Images, taken-up by a digital camera, are often needed to downsize for use in internet etc. By the downsize-procedure in available graphic-grograms often loss of picture-quality occurs. The following contribution tries to show the maximal attainable picture-quality by exact calculus of the pixels (pixel-colors) of the daughter-picture with uninteger pixel-sizes of the mother-picture. But here the intention is only to show the principle.
In the example the processing by the exact calculation of the pixel-colors, is done by use of Visual Basic (VB). But this is paid by a long run-time for calculation, although VB is a compiler language. The calculation-time depends on the picture-size and can exceed over one minute for the picture-size of a digital-camera. Therefor I have used 2 progress bars on my form. It would have to be tested to calculate it by assembler-code in order to approach the realization, how the graphic-program-designers would make it.
The goal is achieved in 4 steps:
Try image1 = New Bitmap(Fulname, True) : PictureBox1.Image = image1 Catch ex As ArgumentException MessageBox.Show("File with that name not found." + _ vbCrLf + "Check the path.", "Error") End Try
Dim h As Integer = image1.Height : Dim w As Integer = image1.Width For y = 0 To h - 1 For x = 0 To w - 1 Dim pixelColor As Color = image1.GetPixel(x, y) Dim newColor1 As Color = Color.FromArgb(pixelColor.R, pixelColor.G, pixelColor.B) ff = newColor1.ToArgb ' Format = aarrggbb in Decimal For farbe = 3 To 1 Step -1 FarbeIn(x, y, farbe) = ff - 256 * Int(ff / 256) : ff = Int(ff / 256) Next Next Next
in the squares of the green raster the calculation, shown in the following Visual-Basic-Code, delivers a medium pixel-color
' h = heiht, w = width, v = downsizefactor in % ' Xd, Yd ... pixel-coordinates of the daughter-picture ' x1, y1 ... upper left corner of a green square ' x2, y2 ... lower right corner of a green square ' r1x, r2x, r1y, r2y .... xy coordinates within a pixel (of the mother-img) ' f = 1 (for rd), f = 2 (for gn), f = 3 (for bl) d = 100 / v : Yd = -1 For y1 = 0 To h - 1 Step d : Yd += 1 ' Yd = Yd + 1 y2 = y1 + d : If y2 > h Then y2 = h y10 = Int(y1) : y20 = Int(y2) r1y = y1 - y10 : r2y = y2 - y20 Xd = -1 For x1 = 0 To w - 1 Step d : Xd += 1 ' Xd = Xd + 1 x2 = x1 + d : If x2 > w Then x2 = w x10 = Int(x1) : x20 = Int(x2) r1x = x1 - x10 : r2x = x2 - x20 ' Square For y = y10 To y20 : ky = 1 If y = y10 Then ky = 1 - r1y If y = y20 Then ky = r2y If ky < 0 Then ky = 0 For x = x10 To x20 : kx = 1 If x = x10 Then kx = 1 - r1x If x = x20 Then kx = r2x If kx < 0 Then kx = 0 For f = 1 To 3 Color(f) = Color(f) + kx * ky * ColorIn(x, y, f) Next Next Next : xx = x2 - x1 : yy = y2 - y1 For f = 1 To 3 ColorOut(Xd, Yd, f) = CInt(Color(f) / (xx * yy)) Color(f) = 0 If ColorOut(Xd, Yd, f) < 0 Then ColorOut(Xd, Yd, f) = 0 If ColorOut(Xd, Yd, f) > 255 Then ColorOut(Xd, Yd, f) = 255 Next 'End of the square Next Next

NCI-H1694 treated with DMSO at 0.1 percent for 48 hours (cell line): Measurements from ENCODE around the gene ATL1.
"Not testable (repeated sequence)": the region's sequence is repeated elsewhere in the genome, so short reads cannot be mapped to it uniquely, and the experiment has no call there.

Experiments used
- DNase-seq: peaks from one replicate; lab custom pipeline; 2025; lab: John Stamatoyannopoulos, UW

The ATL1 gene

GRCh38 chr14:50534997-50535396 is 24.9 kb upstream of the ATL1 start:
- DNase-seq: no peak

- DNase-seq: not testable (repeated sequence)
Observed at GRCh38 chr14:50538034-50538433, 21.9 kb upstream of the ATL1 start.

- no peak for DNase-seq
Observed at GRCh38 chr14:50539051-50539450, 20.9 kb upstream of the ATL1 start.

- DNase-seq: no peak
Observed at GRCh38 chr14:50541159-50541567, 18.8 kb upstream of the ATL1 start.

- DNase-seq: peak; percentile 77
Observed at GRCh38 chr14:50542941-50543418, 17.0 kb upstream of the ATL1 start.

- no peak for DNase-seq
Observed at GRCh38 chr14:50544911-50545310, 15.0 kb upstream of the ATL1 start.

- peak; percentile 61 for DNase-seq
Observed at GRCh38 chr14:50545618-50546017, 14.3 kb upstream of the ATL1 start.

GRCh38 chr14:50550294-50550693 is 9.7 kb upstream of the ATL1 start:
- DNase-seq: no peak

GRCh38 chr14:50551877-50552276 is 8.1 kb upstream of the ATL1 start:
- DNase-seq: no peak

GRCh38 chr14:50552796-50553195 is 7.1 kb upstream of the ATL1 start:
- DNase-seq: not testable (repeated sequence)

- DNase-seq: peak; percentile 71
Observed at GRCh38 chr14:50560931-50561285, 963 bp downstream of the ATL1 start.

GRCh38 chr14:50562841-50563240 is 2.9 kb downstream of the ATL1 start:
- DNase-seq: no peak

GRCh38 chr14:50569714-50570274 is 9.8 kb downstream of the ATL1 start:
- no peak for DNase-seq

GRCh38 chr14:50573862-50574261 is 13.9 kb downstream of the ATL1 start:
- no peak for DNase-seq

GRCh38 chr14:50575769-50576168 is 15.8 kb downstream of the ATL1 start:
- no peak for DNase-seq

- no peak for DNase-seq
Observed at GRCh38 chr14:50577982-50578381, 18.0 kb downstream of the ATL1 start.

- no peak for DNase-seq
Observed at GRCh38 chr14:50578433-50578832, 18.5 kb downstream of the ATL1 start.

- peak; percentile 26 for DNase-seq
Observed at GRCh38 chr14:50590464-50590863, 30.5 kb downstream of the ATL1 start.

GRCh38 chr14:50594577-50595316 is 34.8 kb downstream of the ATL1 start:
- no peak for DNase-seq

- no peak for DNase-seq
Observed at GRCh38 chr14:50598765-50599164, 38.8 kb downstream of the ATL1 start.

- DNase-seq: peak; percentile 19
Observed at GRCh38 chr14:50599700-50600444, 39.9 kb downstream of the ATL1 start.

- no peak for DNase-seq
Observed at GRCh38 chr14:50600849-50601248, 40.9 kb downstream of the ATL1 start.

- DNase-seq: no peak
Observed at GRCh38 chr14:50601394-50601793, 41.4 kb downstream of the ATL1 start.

For y = 0 To Yd For x = 0 To Xd rt = BildArrayOut(x, y, 1) gn = BildArrayOut(x, y, 2) bl = BildArrayOut(x, y, 3) Dim newColor2 As Color = Color.FromArgb(rt, gn, bl) image1.SetPixel(x, y, newColor2) Next Next ' Set the PictureBox on the form smaller if to display smaller pictures. Dim y, x As Integer x = width : y = height If x > 660 Then x = 660 If y > 495 Then y = 495 PictureBox1.ClientSize = New Size(x, y) PictureBox1.Image = CType(image1, Image) image1.Save(NewFilename) ' Save Downsized File on Disk
In the following shown the result: Picture downsized by 2/7 = 28,57% as assumed in the example above
In the following shown the details of the small picture, enlarged in the comparison with the large, rastered picture above: Visibly there is a loss of sharpness, certainly, but with exactly calculated pixel-colors. So the details in the small picture remain well visible and it seems as if the eyebrows are still there.